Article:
Supplying less than 5v to 5v pin?

Hello, ignorant question. I'm building a project that is powered by a battery and I wanted to minimize the current consumption as much as possible.

My configuration used to be like a 16v battery goes to a buck converter down to 3.8v (this is the lowest voltage I can supply the Arduino Nano without shutting down), to the Vin pin.

But I thought about moving the 3.8v to the 5v pin instead and it's running OK. I mean the Nano is working fine and doing its job without problems.

Is it ok to keep the wiring setup this way? Running a voltage lower than 5v to the 5v pin?

The reason I moved the supply from the Vin to the 5v pin is because I wanted to monitor the voltage drop of the battery source. And if I connect the supply to the Vin pin, I get incorrect voltage readings.

You need >6.5 to 7V to power via Vin so the 5V regulator can do it's job.
5V or less than that, connect to the 5V pin to bypass the regulator.

If it works, it works - for the moment. If you really want to run at the lower voltage, you might consider a 3.3v Nano or Pro Mini, and do the job properly.

I'm thinking of going around 3.3v. My Nano has a 3.3v pin and I'll experiment on powering it through that pin.

Thanks for all your responses.

One more question, (I think I know the answer to this, but I just want to be sure), bypassing the regulator is more efficient than powering the Nano to the Vin? Am I right?

Yes, more efficient. No power wasted as heat in the regulator.
At 16 MHz, Vcc should be >=3.8V per the 328P Speed Grade chart for all functions to be fully compliant (like Serial).
(maybe 3.78V if you do the interpolation math).

3.3V comes from the FTDI chip, it does not connect to the 328P's VCC pin. You'll have to add a wire for that.
I don't know how the FTDI chip will be 3.3V being back-driven into it without 5V being applied to the chip. I bet not good.

Got it. I have a better understanding about this now. Thank you all.

The schematic is not a secret. This is my rearranged version of it.

I have been using three AA general purpose batteries in the remote controls of the scoreboards I make ( well used to make :frowning: ) using the 5v promini for the last 12 years, and they keep going until the voltage drops from 4v5 to about 3v3 off load. I do have a 470mfd capacitor across the 5v line to give the transmitter a kick when it sends score updates.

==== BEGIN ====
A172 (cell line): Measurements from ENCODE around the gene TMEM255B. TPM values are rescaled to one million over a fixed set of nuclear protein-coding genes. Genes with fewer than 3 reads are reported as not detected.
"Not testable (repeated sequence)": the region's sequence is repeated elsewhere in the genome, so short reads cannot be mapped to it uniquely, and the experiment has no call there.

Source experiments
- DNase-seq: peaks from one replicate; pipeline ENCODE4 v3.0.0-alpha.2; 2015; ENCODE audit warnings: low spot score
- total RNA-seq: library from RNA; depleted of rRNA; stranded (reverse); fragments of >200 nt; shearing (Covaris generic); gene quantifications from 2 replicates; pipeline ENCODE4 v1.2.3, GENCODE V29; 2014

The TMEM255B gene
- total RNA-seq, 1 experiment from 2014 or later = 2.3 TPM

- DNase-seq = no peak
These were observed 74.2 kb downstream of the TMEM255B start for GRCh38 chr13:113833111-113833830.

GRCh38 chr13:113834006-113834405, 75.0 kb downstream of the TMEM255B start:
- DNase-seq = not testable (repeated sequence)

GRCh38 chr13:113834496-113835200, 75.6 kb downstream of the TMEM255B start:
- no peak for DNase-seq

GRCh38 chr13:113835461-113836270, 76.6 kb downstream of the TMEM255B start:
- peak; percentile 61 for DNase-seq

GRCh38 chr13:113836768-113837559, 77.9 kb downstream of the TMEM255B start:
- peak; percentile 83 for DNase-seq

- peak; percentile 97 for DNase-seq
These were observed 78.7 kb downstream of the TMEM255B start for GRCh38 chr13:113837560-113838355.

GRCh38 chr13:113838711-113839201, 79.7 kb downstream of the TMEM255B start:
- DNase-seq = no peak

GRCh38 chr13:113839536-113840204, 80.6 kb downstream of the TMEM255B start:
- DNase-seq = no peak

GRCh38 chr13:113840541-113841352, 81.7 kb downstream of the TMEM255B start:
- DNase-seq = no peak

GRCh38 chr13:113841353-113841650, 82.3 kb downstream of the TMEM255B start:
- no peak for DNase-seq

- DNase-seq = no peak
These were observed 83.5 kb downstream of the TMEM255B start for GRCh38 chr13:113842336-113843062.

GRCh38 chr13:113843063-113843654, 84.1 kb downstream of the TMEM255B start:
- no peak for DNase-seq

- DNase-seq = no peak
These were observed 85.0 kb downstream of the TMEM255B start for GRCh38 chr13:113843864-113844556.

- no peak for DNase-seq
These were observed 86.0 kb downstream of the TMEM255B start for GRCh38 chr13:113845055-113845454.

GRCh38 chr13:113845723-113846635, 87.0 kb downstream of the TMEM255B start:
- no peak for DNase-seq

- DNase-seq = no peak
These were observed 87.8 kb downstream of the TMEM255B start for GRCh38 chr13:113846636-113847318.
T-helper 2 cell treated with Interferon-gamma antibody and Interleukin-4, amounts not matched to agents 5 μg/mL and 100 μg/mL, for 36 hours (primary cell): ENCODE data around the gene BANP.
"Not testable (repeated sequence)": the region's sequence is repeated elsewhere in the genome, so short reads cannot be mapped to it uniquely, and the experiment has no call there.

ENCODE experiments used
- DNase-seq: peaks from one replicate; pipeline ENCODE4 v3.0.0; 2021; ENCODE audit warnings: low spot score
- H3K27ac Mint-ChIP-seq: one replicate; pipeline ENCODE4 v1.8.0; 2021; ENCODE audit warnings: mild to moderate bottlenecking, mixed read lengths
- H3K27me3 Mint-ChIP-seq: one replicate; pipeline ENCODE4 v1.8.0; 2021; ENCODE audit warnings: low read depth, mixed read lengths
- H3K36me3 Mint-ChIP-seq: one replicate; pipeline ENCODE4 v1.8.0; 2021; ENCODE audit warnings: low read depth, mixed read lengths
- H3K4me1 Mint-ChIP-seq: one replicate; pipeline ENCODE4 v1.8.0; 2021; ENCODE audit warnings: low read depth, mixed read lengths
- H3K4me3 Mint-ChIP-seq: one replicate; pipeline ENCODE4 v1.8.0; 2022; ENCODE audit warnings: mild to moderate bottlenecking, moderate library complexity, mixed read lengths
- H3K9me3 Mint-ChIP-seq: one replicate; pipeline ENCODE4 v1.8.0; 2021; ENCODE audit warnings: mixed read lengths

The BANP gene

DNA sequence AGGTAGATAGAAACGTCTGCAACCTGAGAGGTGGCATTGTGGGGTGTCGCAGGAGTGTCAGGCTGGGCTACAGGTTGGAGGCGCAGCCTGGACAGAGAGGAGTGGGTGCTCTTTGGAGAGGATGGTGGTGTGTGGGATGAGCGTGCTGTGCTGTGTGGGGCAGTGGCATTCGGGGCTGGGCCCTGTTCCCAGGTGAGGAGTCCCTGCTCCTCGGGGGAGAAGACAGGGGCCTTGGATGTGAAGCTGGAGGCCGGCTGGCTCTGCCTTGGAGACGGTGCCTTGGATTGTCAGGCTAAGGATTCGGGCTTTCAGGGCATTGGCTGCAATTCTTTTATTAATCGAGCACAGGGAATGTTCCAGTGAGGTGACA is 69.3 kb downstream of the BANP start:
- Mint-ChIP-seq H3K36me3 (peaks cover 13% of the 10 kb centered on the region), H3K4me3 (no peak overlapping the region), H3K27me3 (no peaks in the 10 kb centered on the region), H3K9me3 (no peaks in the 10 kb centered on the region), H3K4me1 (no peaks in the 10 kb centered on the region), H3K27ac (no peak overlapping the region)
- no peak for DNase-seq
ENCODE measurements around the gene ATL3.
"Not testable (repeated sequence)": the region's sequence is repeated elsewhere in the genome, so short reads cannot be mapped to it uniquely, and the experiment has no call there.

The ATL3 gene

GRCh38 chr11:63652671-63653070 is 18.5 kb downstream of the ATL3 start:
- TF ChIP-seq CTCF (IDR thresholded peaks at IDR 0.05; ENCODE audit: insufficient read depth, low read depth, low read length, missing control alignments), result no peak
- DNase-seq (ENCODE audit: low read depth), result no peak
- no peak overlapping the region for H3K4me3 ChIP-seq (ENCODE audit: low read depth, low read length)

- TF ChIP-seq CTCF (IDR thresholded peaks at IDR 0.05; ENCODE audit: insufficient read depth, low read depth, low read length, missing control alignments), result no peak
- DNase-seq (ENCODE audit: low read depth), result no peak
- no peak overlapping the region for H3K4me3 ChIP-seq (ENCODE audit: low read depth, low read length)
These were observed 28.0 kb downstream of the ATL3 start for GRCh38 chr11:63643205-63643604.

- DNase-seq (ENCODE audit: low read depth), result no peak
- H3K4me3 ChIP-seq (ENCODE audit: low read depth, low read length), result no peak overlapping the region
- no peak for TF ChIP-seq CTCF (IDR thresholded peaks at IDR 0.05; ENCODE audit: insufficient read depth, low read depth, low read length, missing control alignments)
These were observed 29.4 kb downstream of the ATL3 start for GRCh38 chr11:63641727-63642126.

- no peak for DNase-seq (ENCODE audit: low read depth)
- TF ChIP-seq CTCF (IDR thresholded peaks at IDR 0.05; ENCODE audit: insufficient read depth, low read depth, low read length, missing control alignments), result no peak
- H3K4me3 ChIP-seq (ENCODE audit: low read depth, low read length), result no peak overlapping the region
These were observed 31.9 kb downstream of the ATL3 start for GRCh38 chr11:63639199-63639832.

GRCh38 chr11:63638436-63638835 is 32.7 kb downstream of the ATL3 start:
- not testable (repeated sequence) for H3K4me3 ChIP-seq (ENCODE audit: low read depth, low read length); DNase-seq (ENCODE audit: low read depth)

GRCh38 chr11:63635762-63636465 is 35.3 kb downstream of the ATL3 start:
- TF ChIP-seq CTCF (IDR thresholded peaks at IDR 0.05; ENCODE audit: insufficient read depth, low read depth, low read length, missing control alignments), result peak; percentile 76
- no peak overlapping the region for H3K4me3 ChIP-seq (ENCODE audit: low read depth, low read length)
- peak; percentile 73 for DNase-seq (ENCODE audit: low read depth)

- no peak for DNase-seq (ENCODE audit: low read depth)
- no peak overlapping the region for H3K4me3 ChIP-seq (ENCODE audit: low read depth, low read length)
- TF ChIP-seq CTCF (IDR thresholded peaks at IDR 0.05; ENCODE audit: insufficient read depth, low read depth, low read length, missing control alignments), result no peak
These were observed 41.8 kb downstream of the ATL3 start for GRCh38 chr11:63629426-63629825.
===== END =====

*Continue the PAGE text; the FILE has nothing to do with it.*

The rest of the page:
I tell customers to change the batteries every season ( the arduino goes into sleep mode when not transmitting ) but at least once a year I get some guy complaining that he has to walk half way across the field for the remote to update the 3 year old scoreboard.
I ask him if they are new batteries and he says " what batteries ? "

I ask him if they are new batteries and he says " what batteries ? "

I guess that says it all, and marks you as a master of the black art of battery power.

Connecting to the 5v pin is fine (though you probably want to be using a Pro Mini to eliminate the baggage of the USB interface).

I think you also want to remove the 5v regulator - IIRC they burn some power even when backpowered with less than the output voltage (though almost all linear regulators are fine with being backpowered) - and you certainly want to remove the power LED, as that will consume about orders of magnitude more power than the chip itself when it's sleeping!

There is no 3.3 V version of the Nano - at least the original Nano with an ATmega328; the later variants with a quite different processor and peripherals in a basically matching form factor do use 3.3 V. This is because the USB interface operates at 5 V (though USB logic levels are 3.3 V :astonished: )

If you intend battery operation at 3 V, you need a 3.3 V Pro Mini which does not include the USB interface and uses an 8 MHz resonator and as DrAzzy says, you need to disable the regulator and pilot LED. Using the regulator when powering at 5 V or less makes no sense at all and the on-board regulator is always basically limited to powering the ATmega and very little else.